For now, Python thread names are always empty (as in many other programs). So Python-oriented tools that could expect some other outcome to bother check the names are just impossible (there is no alternative semantics they could perform in non-empty case).
msg410898 - (view) Author: Antoine Pitrou (pitrou) * (Python committer) Date: 2022-01-18 21:32
Two things:

1) I agree this is an extremely valuable addition for any package or application that does a non-trivial use of threads in Python.

2) It should at least be exposed as a standalone function in the `threading` module, *and* ideally also be called automatically by the `Threading._bootstrap` method.
Date User Action Args
2022-04-11 14:57:33adminsetgithub: 59705
2022-01-18 21:32:45pitrousetmessages: + msg410898
2022-01-18 21:26:34arhadthedevsetnosy: + arhadthedev
messages: + msg410896
2021-11-15 02:57:40eryksunsetnosy: + eryksun

messages: + msg406336
versions: + Python 3.11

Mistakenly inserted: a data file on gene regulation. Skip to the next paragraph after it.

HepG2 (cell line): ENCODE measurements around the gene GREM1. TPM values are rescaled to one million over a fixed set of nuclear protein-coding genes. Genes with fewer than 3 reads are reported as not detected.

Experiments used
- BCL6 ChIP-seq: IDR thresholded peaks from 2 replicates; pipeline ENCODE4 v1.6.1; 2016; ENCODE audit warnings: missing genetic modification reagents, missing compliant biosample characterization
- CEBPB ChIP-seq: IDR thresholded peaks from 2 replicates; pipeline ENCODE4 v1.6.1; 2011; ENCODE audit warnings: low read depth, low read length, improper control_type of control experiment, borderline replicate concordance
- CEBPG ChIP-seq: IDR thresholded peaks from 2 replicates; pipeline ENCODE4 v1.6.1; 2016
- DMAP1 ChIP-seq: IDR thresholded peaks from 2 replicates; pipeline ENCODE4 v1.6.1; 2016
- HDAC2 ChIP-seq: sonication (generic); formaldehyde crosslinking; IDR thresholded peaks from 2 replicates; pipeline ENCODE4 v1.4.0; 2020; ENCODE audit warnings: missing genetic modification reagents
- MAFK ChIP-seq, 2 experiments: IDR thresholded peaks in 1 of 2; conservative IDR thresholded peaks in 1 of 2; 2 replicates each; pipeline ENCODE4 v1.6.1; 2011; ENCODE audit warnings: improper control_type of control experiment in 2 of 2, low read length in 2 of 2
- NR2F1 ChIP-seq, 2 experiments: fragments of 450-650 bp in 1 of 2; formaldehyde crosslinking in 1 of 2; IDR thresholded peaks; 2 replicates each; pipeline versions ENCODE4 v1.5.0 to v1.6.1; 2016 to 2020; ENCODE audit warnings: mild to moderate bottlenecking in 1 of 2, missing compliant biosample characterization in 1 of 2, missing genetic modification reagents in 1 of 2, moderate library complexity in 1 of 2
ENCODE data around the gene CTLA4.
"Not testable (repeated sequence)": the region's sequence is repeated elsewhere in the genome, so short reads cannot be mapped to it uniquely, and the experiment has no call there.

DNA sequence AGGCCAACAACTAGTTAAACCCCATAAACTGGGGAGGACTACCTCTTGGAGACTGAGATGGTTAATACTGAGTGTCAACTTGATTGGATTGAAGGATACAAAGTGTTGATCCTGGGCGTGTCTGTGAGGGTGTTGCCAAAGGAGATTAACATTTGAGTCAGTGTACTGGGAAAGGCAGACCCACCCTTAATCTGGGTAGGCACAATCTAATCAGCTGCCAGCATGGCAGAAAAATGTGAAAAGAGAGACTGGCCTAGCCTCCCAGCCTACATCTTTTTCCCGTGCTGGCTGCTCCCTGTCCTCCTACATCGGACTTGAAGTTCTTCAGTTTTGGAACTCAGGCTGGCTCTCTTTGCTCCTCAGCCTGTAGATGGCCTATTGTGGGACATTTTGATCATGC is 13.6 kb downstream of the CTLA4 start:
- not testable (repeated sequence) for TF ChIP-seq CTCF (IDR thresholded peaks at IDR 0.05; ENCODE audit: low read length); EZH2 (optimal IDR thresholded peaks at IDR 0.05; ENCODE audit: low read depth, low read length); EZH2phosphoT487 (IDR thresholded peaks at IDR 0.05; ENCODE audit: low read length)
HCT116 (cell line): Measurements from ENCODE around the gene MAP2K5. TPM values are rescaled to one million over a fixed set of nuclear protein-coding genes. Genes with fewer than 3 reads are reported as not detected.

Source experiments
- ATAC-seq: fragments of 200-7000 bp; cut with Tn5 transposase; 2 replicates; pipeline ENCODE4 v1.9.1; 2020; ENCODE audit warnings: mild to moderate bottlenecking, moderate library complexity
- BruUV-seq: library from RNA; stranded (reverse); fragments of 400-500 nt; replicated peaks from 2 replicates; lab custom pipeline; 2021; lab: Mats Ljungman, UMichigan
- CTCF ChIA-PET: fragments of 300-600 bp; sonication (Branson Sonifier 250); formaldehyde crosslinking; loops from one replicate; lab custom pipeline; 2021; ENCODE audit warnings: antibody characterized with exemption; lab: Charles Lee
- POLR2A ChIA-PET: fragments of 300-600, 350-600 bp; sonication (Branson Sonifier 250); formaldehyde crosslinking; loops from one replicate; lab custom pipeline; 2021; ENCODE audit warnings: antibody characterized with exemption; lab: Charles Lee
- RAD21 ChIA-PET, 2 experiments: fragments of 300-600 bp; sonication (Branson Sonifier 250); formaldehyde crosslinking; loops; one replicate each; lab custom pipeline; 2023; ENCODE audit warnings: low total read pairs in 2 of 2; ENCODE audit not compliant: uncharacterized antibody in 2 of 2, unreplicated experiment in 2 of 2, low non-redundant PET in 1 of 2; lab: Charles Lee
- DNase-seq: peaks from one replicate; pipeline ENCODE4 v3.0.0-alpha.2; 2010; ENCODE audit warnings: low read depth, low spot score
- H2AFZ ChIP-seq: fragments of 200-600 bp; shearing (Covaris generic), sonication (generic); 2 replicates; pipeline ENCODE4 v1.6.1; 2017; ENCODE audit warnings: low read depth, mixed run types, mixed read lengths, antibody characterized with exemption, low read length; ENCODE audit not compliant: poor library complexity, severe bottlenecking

2020-09-22 14:49:51vstinnersetversions: + Python 3.10, - Python 3.9
2020-09-22 14:49:46vstinnersetnosy: + vstinner
messages: + msg377332
2019-07-03 23:43:24ZackerySpytzsetnosy: + ZackerySpytz

versions: + Python 3.9, - Python 3.6
2019-07-03 23:36:12ZackerySpytzsetkeywords: + patch
stage: needs patch -> patch review
pull_requests: + pull_request14397
2015-11-30 14:03:13r.david.murraysettitle: Python should support naming threads -> Python should support exporting thread names to the OS
stage: needs patch
versions: + Python 3.6, - Python 3.4
2015-11-29 21:17:54socketpairsetnosy: + socketpair
2014-11-06 11:58:01kovidsetnosy: + kovid
messages: + msg230736
2013-05-19 08:01:04neologixlinkissue18006 superseder
2012-08-07 14:16:32asvetlovsetnosy: + asvetlov
2012-08-06 13:17:16r.david.murraysetmessages: + msg167560
2012-08-06 13:16:34r.david.murraysetmessages: - msg167559
2012-08-06 13:15:59r.david.murraysetmessages: + msg167559
2012-08-06 10:22:18brasetmessages: + msg167552
2012-08-04 23:25:28pitrousetnosy: + pitrou
messages: + msg167459
2012-08-04 20:32:21floxsetnosy: + flox
2012-08-04 20:13:04r.david.murraysetnosy: + r.david.murray
2012-08-01 20:44:22christian.heimessetnosy: + christian.heimes
messages: + msg167166
2012-08-01 00:40:34jceasetnosy: + jcea
2012-07-30 18:30:20Arfreversetnosy: + Arfrever
2012-07-30 18:28:05pitrousetversions: + Python 3.4, - Python 2.7
2012-07-30 12:19:30bracreate